I know it's been quite some time since I've posted any meditations/thoughts on St. Ignatius Brianchaninov's work The Arena. I'm hoping here to start up again and provide a few more posts' worth of comments before finishing off the series.
Today he provides us with thoughts on bows and prostrations made during one's prayer rule. There are two things I find noteworthy right off the bat. First he only distinguishes two kinds of bow: one from the waist and the other a bow to the floor (a.k.a. a prostration). When he mentions bows from the waist he means this: "that when making it, the extended hand should touch the ground or floor." Those familiar with the Byzantine tradition will be quite familiar with such a bow. The right arm extends with the palm of the right hand facing out and one touches the floor with one's fingertips. This is often done before icons in one's parish church as a sign of reverence to those depicted in the image. If memory serves me correctly, such bows are also performed at the end of Compline in monasteries as one seeks the forgiveness of one's brethren before retiring to one's room.
Secondly St. Ignatius mentions that bows and prostrations are normally only performed at one's evening "cell rule" or evening rule of prayer. At first this struck me as odd. Why would prostrations be limited primarily to one's evening rule. But when one reads the evening prayers of the Byzantine tradition one immediately notices the emphasis on resisting temptations that attack us specifically when we retire to bed. Performing a number of bows or prostrations in the evening can help to tire the body out, thus making various temptations less appealing, and also making it easier to drift off into sleep. I remember while growing up on a farm I never had sleeping troubles. Especially after a hard day's work my head would hit the pillow and I'd be out like a light. Now that my labor is less physically demanding - and especially while I was in college - I find falling asleep to be much more difficult. Perhaps if I'd do a number of prostrations I'd have an easier time drifting off.
St. Ignatius, of course, mentions the need for the heart to be in tune with the movements of the body while one is making prostrations. Prostrations, he says, made simply for numbers and without the proper disposition of the heart are spiritually very dangerous, leading to pride and delusion. Instead we ought to have a strong conviction that when we prostrate ourselves, we prostrate ourselves in repentance at the feet of Christ. It is important for us to nourish that feeling of repentance, compunction, mourning and sorrow for our sins. "Progress consists in this," he says, "that the monk sees himself as the most sinful of all men."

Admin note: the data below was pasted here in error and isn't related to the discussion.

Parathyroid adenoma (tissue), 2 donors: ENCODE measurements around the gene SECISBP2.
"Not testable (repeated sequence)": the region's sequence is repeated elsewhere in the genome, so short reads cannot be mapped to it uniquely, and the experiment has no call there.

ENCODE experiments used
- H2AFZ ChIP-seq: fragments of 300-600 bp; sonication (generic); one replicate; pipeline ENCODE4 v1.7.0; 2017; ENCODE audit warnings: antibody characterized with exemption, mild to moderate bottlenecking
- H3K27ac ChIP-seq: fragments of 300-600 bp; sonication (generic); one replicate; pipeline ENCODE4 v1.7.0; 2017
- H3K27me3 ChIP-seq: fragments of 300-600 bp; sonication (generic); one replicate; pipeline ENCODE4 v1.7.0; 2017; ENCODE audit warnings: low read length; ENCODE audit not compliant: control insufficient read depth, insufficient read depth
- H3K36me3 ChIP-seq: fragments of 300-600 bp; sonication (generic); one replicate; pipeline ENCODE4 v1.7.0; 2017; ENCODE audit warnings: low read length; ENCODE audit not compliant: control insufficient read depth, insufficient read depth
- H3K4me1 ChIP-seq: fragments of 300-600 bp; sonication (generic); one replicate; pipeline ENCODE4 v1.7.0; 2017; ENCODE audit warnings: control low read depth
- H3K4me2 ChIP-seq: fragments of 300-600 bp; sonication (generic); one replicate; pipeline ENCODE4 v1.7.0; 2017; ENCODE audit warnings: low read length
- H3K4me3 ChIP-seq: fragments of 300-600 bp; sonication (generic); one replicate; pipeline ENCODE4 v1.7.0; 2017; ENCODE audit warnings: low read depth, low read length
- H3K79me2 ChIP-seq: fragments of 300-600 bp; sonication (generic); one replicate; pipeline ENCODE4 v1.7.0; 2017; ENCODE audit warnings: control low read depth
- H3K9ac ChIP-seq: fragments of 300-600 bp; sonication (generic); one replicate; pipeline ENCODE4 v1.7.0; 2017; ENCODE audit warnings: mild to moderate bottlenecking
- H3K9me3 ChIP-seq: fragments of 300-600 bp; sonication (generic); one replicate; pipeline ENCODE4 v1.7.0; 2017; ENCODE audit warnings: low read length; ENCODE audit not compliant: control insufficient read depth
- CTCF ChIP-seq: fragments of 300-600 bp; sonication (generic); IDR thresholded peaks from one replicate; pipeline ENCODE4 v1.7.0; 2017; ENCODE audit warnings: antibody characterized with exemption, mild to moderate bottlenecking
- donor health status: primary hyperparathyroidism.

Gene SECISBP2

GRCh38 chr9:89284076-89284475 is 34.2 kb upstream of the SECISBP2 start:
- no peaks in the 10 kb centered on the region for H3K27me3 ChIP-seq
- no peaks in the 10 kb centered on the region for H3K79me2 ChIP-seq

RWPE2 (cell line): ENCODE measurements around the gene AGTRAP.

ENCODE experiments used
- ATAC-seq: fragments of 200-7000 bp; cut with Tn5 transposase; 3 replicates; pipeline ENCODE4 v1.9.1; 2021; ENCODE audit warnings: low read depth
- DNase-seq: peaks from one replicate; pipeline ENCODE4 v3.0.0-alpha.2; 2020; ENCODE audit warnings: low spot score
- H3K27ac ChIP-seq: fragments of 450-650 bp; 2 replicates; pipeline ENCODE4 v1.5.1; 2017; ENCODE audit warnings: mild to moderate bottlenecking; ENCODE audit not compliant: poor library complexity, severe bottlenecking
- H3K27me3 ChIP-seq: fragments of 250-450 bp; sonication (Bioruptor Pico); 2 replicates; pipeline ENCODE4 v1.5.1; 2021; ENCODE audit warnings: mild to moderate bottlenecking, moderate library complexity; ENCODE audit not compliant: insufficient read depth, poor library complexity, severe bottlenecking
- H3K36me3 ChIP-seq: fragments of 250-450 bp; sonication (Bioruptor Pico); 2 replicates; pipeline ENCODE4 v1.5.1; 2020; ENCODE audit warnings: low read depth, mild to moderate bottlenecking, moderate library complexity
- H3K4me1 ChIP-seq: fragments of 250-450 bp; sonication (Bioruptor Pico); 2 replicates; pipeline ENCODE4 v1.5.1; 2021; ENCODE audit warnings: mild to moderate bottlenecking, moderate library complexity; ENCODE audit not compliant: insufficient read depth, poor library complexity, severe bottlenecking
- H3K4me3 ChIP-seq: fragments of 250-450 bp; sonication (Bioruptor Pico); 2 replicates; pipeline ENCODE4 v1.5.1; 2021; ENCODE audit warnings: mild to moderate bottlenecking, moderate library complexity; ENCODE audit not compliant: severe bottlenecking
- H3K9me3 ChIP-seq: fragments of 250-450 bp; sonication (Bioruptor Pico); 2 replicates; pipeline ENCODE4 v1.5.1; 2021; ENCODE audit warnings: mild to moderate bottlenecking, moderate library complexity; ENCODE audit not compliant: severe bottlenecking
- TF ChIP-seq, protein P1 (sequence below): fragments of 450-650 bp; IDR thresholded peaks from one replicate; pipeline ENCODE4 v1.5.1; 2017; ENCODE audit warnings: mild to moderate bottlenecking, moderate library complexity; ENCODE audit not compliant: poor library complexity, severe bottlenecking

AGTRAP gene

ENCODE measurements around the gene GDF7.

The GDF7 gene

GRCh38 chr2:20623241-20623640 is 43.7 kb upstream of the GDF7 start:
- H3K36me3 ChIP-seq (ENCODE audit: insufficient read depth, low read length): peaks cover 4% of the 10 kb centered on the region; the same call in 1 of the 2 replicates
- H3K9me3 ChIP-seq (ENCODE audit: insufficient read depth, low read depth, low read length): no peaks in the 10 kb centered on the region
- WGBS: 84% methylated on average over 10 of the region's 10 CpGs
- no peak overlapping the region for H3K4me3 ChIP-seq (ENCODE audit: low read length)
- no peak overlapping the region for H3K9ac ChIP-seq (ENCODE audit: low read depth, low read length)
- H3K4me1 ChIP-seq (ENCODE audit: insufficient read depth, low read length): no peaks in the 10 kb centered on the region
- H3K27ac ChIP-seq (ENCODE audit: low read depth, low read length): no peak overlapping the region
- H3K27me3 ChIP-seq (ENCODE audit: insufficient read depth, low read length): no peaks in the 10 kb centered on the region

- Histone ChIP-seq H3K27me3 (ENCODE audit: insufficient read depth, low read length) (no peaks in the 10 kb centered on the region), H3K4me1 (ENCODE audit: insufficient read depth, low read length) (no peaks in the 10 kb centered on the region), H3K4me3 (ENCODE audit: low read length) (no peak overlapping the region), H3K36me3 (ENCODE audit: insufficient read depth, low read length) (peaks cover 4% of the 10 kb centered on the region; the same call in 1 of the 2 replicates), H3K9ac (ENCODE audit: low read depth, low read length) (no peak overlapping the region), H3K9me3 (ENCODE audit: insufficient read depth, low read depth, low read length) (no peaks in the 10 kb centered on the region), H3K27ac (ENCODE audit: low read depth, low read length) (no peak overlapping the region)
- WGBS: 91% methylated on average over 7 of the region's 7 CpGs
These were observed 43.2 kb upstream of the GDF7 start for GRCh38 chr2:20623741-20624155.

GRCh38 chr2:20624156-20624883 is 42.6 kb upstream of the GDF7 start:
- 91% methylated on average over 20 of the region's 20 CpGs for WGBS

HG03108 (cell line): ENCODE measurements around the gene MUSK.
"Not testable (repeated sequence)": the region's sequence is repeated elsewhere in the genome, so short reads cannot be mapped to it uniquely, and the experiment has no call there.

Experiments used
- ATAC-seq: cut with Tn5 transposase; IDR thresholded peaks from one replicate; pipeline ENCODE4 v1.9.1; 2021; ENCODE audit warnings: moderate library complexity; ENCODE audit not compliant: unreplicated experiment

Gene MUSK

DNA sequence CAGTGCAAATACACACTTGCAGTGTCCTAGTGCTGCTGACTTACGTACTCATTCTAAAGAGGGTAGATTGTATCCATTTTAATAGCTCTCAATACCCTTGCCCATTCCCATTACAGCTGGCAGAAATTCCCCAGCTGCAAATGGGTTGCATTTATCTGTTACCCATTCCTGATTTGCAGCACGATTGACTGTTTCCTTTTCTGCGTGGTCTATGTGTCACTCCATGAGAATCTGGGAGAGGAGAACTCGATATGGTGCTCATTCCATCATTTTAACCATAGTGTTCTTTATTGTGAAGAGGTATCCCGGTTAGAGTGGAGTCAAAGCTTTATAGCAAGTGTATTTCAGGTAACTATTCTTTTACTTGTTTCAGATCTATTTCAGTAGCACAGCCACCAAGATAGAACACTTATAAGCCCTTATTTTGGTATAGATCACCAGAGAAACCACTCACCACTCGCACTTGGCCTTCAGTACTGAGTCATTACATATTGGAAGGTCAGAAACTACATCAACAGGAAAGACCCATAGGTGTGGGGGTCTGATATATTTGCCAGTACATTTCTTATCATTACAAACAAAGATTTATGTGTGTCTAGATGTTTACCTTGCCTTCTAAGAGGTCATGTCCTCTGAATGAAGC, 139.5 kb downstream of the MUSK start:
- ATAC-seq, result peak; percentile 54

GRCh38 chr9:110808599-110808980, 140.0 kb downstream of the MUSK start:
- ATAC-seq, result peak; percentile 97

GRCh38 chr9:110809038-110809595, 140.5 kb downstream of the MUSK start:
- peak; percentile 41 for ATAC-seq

Do not worry about the number of bows. Pay all your attention to the quality of your prayer performed with prostrations. Without speaking of the effect on the spirit, a small number of bows made in the way described above will have a much greater effect on the body itself than a large number of bows made hurriedly, without attention, for quantity. Experience will soon prove this...
He makes an interesting point that when one tires from prostrations one should pass over to bows.
The following advice is also given for discerning the number of prostrations and bows that one ought to perform during one's evening rule:
Regarding it as one's imperative duty in making bows to ensure the soul's abundant working which consists in attentiveness, unhurriedness, reverence, and the intention to offer penitence to God, the ascetic will soon discover the quantity of bows his constitution can stand.
Notice again that St. Ignatius is putting all the emphasis on one's attentiveness and interior disposition at prayer. Again, the quantity of bows does not really matter. Bows and prostrations are meant to be an aid to attentiveness. If they are not aiding one's attention then one risks the spiritual delusion that can lead to pride and vanity. But when we are attentive to our prayer while making our bows and prostrations, the number of bows of which we are capable will soon reveal itself. Interestingly here St. Ignatius recommend slightly reducing the number of bows of which we are capable as a concession to human weakness.
From here he says we ought to gain approval for such a rule from our spiritual father, or our superior, or from a monk whose advice we trust. For us living out in the world we could turn to our own spiritual directors, our parish priest, or some spiritual friend whom we trust. Again, the main thing in all of this is that one remain attentive at prayer and not become proud because we have performed a certain number of bows. Gaining approval from a spiritual guide or friend that we trust puts us somewhat in a position of obedience to them. Such obedience is the foundation of humility.
In a future post I hope to go off the beaten track a bit by providing some commentary from St. Theophan the Recluse. In his book The Spiritual Life and How to Be Attuned to It, St. Theophan goes into a great deal of detail on determining the amount of time one should dedicate to one's prayer rule. God willing - and provided I can get my library unpacked - I'll be able to get that post up in the next couple of weeks. May heaven consume us!